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machine brains

Michael Edelman mje at mich.com
Mon Feb 8 10:57:27 EST 1999

William Thomas wrote:

> I often wonder how an eagle, with very little brain power left over after
> accounting for optics, can accurately make the complex physics calculations
> required for a 100mph+, 1000' dive to snag a fish that is swimming under
> water while the defecated light creates an optical illusion as to the
> position of the fish that varies depending on the fish's depth, the water
> clarity, and the intensity and angle of the sun.

Simple. Well, almost simple ;-)

A lot of the processing is hard wired. By the time the signals from the eye
reach the visual cortex and limbic system you've already done a lot of
processing, beginning in the retina, extracting time and frequency doman
informations, etc. The intensive processing is already done by the time the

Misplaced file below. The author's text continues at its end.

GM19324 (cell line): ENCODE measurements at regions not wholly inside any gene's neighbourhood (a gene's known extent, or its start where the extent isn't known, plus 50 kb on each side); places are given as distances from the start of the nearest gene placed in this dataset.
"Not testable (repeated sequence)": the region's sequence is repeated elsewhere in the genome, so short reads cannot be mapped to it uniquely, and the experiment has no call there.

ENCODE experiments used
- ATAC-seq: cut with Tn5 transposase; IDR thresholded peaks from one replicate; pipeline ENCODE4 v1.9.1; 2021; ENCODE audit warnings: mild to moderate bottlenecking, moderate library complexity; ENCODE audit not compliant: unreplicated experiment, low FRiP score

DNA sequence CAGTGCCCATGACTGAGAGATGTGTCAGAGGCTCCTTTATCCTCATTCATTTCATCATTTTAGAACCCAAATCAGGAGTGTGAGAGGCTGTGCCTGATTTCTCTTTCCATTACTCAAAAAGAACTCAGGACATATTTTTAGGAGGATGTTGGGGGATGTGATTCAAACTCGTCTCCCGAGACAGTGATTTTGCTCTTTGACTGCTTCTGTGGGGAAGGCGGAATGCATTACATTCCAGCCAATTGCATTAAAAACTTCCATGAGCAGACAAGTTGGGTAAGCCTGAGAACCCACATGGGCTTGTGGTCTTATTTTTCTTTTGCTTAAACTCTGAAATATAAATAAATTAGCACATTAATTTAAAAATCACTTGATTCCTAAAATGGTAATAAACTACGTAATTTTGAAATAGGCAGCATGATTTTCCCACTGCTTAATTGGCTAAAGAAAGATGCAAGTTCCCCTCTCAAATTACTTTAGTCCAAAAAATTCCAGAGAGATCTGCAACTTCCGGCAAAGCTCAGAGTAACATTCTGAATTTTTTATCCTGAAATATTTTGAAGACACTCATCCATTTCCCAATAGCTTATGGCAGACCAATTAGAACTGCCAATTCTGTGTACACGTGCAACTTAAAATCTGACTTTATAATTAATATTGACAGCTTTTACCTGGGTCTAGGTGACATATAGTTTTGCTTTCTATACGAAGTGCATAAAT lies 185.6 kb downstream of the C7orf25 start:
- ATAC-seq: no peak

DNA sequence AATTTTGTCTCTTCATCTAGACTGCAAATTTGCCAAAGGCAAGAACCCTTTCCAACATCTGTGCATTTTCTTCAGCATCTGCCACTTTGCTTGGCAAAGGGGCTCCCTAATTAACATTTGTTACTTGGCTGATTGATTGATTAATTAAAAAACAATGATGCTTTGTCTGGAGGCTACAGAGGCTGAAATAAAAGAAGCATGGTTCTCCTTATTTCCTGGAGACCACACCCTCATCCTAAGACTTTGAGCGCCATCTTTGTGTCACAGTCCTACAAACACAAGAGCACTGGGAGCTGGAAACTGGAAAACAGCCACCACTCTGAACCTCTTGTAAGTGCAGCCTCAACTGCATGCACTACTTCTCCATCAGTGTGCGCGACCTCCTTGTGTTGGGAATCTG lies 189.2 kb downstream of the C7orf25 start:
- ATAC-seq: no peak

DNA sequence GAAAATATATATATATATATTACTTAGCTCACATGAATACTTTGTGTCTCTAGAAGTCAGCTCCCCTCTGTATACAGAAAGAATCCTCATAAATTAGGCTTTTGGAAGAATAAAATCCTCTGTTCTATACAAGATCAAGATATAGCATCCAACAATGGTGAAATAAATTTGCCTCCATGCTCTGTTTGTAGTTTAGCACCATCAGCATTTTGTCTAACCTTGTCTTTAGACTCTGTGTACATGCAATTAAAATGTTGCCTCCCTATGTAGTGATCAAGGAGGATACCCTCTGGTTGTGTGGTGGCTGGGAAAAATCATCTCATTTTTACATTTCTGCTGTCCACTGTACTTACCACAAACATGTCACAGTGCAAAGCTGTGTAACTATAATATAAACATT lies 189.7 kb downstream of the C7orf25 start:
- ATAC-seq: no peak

signals arrive at the brain. And eagles don't get it right the first time. They
have to learn, too. Overe time all the environmental variables get included in
tthe training. And even eagles fly into windows from time to time.

Brains are of course very plastic machines- even eagle brains. They can train to
perform complex tasks requiring a lot of feedback and correction, and eventually
pass the tasks over to a background process that doesn't require active
monitoring. Humans can drive a car, smoke a cigarette, drink coffee and carry on
a phone conversation simultaneously.

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